5 Tips for Improving Your Inventory Management in 2021
Inventory management remains one of the most important ways you can transform your e-commerce business into a profitable and successful enterprise. This is one of the critical competitive advantages that you can gain in 2021 when virtually every business is feeling “the squeeze” following shutdowns and social distancing measures that have accompanied the COVID-19 pandemic. The mistake many entrepreneurs make is to think that inventory management is only for larger corporations with unlimited research and development budgets.
The truth is that you only have to tweak your inventory management system here and there to make it fit your purpose. One thing you should be aware of is how orders come in so that you can predict them in the future. That means you order what you need to meet customer demand, but almost nothing more. Businesses with a lot of experience and management information tend to do their inventory management better than those just starting.
It’s imperative to have an accurate forecast that shows you the potential growth curve of your business. You also need to know your sector and the market trends in it, so you can respond to them. Think about your bottom line and where you want to be in terms of improving your profitability and efficiency. Factors such as consumer confidence can also have an impact on how you manage your inventory. This article identifies five ways in which you can increase quality and efficiency in your inventory management this year.
1. Setting minimum stock levels
You should carefully set minimum stock levels consistent with your business needs. Consumers are unforgiving to companies that don‘t have the products they want, even more so when the product is advertised in a leaflet. Failing to meet customer expectations might not just lose you a single sale; you could lose the customer completely. Setting minimum stock levels that take into account even these sales events can keep this from happening.
On the other hand, some might be tempted to err on the side of caution by ordering too much of everything so no customer is ever let down. The problem with that strategy is that you are essentially keeping your cash flow in stock that isn’t moving. And there may not be enough space in your warehouse or another storage facility to store items that aren’t being bought.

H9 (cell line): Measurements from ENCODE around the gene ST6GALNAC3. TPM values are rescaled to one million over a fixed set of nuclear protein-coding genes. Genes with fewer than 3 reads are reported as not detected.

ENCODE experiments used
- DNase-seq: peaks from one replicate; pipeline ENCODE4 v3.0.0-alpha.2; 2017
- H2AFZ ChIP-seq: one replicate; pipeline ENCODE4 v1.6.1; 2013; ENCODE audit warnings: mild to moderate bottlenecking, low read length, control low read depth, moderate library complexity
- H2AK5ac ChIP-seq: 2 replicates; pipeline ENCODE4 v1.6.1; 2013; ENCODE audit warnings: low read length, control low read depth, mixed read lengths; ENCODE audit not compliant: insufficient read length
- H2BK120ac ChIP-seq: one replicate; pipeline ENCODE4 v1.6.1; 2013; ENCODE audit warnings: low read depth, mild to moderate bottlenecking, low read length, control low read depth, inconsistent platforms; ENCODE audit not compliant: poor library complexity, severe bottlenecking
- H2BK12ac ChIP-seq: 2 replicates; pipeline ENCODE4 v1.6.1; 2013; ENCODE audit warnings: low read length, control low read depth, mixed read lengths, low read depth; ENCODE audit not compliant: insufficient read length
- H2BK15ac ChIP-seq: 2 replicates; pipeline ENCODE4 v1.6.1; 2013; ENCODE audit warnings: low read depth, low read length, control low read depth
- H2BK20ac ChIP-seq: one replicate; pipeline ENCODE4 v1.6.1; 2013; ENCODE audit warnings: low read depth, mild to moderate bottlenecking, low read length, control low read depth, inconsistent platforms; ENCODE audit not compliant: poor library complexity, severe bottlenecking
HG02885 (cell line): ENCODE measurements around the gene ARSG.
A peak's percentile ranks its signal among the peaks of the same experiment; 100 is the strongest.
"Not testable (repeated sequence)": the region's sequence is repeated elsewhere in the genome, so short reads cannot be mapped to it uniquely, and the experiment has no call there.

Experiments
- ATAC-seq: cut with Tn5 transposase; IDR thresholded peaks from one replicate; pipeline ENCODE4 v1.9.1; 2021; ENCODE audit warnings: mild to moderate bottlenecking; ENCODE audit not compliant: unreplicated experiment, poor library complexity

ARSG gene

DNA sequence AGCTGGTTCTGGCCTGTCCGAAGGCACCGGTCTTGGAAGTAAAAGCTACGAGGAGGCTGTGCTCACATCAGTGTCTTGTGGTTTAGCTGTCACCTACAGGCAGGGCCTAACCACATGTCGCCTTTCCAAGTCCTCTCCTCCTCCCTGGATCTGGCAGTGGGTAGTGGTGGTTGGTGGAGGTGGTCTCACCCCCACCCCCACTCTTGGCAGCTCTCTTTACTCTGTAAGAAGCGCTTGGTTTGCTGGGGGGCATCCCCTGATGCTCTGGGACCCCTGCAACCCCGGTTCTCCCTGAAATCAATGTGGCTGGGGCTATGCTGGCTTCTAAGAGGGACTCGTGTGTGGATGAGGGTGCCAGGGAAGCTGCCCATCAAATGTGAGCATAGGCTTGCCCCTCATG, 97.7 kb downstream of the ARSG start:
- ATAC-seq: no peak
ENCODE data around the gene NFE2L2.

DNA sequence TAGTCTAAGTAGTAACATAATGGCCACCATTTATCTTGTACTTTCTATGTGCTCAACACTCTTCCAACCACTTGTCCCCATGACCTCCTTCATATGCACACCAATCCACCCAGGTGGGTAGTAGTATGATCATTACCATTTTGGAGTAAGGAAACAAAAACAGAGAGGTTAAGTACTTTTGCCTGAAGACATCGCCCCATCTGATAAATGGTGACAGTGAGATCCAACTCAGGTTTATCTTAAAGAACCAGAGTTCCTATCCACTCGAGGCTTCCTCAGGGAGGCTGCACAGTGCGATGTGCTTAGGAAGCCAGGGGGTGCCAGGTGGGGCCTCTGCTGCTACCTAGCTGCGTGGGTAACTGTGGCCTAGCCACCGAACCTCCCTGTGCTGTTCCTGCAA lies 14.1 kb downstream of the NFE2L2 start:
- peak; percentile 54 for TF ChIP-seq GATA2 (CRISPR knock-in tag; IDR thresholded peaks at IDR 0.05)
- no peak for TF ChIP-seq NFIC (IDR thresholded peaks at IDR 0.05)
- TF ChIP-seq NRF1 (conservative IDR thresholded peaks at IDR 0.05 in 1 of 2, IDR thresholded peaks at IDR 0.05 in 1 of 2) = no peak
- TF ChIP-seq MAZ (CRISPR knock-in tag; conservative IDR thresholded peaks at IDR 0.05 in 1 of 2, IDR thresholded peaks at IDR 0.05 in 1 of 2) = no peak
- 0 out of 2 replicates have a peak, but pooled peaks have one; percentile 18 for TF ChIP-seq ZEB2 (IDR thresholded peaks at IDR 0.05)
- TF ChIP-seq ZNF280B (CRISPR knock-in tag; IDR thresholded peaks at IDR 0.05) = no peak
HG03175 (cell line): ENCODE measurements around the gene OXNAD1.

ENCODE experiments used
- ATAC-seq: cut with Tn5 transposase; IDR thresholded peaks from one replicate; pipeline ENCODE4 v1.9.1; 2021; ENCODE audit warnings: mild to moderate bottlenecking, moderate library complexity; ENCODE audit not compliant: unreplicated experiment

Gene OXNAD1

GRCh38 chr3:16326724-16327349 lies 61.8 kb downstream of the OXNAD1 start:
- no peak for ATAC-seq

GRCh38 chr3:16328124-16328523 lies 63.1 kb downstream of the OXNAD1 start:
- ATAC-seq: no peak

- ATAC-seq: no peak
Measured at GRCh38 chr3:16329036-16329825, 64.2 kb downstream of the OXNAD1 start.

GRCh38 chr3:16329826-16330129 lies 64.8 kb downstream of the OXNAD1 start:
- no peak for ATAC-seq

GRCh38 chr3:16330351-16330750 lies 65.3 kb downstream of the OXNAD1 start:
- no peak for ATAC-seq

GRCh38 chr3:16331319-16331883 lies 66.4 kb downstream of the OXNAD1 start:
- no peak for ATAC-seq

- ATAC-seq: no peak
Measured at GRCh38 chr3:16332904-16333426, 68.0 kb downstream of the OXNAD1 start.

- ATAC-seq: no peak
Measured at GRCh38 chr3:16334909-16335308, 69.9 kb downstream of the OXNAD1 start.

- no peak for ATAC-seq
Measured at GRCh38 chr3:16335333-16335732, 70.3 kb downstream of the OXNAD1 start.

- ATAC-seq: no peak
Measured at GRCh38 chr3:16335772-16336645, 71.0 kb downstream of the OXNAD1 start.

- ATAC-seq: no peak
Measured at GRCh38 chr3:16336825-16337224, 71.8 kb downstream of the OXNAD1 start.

Achieving that elusive balance between supply and demand isn’t easy, so savvy businesses set minimum stock levels to help them meet almost all (but not all) demand. When the minimum stock level is approached, you should have an internal notification that alerts you to order more before running out. Minimum stock levels are a function of sales data and the time frames typically required to acquire additional stock.
2. Understanding your Supply Chain
As you begin to understand your individual supply chain better, make contingency plans for when things could go wrong. For example, a previously unpopular product might suddenly receive a sales boost due to a celebrity endorsement. You have to be able to react quickly to these often fast changes in demand through your inventory management framework.
This is where business intelligence comes into play. Be aware of all the things that could potentially impact your supply chain. Always keep an eye on your inventory data, and be as analytical as possible. Periodic visual checks and understanding the connectivity of your supply chain make all the difference.
3. Improving your product portfolio
The third thing you need to consider is the level of flexibility of your stock keeping units (SKUs). No matter how diligent you are, there are bound to be certain unexpected spikes in demand that change how you manage your inventory. For example, an offer may attract more attention than anticipated, which means that your stock will deplete faster than you can replenish it.
One of the techniques used to deal with this problem is to update SKUs and use them in a more flexible manner. For example, individual items could be converted into cases or cases converted back into individual items, to allow for a more flexible way of meeting customer demand. Indeed, many companies use this approach at crunch time during peak seasons such as the Christmas holidays.
4. Zombie Inventory
Try not to overstock inventory so that you create a balance both sustainable and manageable. Make sure obsolete and slow-moving inventory is removed to create space for more popular items. Holding too much inventory ties up cash and takes up space, so avoid it if at all possible. Remember, inventory tends to lose value over time, so holding too much too long can compound your losses in tied-up capital.
Instead of spending money holding “Zombie inventory” that’s not moving, move it out using sell-off advertising campaigns or create other offers to encourage sales. Study the data coming out of your sales websites and other management information systems to determine which inventory is not moving.
Most entrepreneurs rarely if ever visit their order fulfillment warehouses, so they lose track of inventory. You need a inventory software, which identifies over stock, to ensure that you’re kept up to date with how your stock is moving.
5. Dealing with exceptions like pandemics
2020 will go down in history as the year the pandemic began, but also as a year of great digitalization. Lockdowns, shutdowns, and restrictive measures made the business environment completely unpredictable, full of pitfalls as well as opportunities especially for e-commerce businesses. Businesses can deal with this unpredictability and gain a competitive edge through the strategic use of data-driven inventory management techniques.